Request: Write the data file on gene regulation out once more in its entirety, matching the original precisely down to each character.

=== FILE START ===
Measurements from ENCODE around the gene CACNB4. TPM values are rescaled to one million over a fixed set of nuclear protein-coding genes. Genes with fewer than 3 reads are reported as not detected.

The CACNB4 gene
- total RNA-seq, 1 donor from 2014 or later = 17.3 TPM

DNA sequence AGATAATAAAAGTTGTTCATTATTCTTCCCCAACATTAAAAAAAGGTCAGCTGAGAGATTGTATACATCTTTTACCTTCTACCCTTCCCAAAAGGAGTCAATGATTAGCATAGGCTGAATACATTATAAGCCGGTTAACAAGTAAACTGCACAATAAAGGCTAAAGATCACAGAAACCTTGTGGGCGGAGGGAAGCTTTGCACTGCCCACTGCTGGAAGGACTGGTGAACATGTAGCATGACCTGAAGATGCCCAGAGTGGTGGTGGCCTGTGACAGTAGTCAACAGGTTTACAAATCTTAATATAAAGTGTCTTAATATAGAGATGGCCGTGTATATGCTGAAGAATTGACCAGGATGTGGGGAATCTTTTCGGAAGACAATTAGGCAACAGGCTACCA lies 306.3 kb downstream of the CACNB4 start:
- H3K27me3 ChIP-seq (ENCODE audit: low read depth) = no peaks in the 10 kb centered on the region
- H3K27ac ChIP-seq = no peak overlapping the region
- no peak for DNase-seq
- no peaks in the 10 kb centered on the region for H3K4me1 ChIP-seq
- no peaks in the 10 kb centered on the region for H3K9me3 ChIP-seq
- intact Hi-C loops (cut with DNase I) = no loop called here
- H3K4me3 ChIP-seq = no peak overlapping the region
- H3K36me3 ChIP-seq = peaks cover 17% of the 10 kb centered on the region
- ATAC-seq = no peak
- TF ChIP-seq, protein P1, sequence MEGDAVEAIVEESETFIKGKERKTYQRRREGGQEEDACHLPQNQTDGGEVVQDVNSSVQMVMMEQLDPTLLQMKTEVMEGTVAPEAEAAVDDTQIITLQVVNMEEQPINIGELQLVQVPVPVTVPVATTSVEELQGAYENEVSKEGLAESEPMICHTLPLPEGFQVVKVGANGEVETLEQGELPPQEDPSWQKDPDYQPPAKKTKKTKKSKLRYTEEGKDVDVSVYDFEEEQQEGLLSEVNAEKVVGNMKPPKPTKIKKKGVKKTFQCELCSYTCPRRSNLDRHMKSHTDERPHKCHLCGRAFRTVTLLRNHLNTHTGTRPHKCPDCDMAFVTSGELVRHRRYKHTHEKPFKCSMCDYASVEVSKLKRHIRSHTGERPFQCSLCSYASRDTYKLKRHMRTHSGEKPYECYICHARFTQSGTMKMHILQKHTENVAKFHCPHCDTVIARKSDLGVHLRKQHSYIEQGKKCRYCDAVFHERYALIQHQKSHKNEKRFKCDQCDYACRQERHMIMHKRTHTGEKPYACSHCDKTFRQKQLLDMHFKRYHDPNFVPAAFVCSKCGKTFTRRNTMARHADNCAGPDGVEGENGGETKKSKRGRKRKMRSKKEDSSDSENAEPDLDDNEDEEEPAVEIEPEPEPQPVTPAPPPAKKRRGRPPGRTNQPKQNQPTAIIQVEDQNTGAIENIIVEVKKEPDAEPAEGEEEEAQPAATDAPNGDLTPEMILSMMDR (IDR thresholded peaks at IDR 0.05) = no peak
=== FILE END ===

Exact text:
Measurements from ENCODE around the gene CACNB4. TPM values are rescaled to one million over a fixed set of nuclear protein-coding genes. Genes with fewer than 3 reads are reported as not detected.

The CACNB4 gene
- total RNA-seq, 1 donor from 2014 or later = 17.3 TPM

DNA sequence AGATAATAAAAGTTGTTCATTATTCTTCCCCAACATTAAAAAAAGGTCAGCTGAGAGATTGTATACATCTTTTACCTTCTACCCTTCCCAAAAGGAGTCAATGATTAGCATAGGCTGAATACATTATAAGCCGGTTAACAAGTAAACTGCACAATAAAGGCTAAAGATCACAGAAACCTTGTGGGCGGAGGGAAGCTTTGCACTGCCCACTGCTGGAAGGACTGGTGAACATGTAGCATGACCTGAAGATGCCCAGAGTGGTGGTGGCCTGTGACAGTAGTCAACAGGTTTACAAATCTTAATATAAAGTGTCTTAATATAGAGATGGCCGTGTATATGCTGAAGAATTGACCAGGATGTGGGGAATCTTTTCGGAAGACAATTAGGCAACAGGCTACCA lies 306.3 kb downstream of the CACNB4 start:
- H3K27me3 ChIP-seq (ENCODE audit: low read depth) = no peaks in the 10 kb centered on the region
- H3K27ac ChIP-seq = no peak overlapping the region
- no peak for DNase-seq
- no peaks in the 10 kb centered on the region for H3K4me1 ChIP-seq
- no peaks in the 10 kb centered on the region for H3K9me3 ChIP-seq
- intact Hi-C loops (cut with DNase I) = no loop called here
- H3K4me3 ChIP-seq = no peak overlapping the region
- H3K36me3 ChIP-seq = peaks cover 17% of the 10 kb centered on the region
- ATAC-seq = no peak
- TF ChIP-seq, protein P1, sequence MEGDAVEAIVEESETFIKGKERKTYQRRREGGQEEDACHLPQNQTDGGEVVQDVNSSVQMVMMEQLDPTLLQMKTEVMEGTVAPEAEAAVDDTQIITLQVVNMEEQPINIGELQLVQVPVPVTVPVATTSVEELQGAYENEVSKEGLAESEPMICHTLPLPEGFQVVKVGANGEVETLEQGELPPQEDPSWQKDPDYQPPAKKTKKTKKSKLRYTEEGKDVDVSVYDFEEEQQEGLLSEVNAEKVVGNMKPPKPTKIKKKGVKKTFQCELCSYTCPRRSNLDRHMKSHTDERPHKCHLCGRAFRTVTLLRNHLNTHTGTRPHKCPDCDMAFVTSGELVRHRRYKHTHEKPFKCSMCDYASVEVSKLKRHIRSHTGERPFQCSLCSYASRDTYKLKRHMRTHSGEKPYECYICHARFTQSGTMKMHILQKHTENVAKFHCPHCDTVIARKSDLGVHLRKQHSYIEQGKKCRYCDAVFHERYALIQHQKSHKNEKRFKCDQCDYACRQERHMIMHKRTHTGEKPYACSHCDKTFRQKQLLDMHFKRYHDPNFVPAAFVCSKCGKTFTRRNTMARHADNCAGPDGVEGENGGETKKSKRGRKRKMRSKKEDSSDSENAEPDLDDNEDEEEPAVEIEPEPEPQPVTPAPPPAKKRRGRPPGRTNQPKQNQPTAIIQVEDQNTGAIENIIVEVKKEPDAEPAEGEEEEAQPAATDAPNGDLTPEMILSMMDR (IDR thresholded peaks at IDR 0.05) = no peak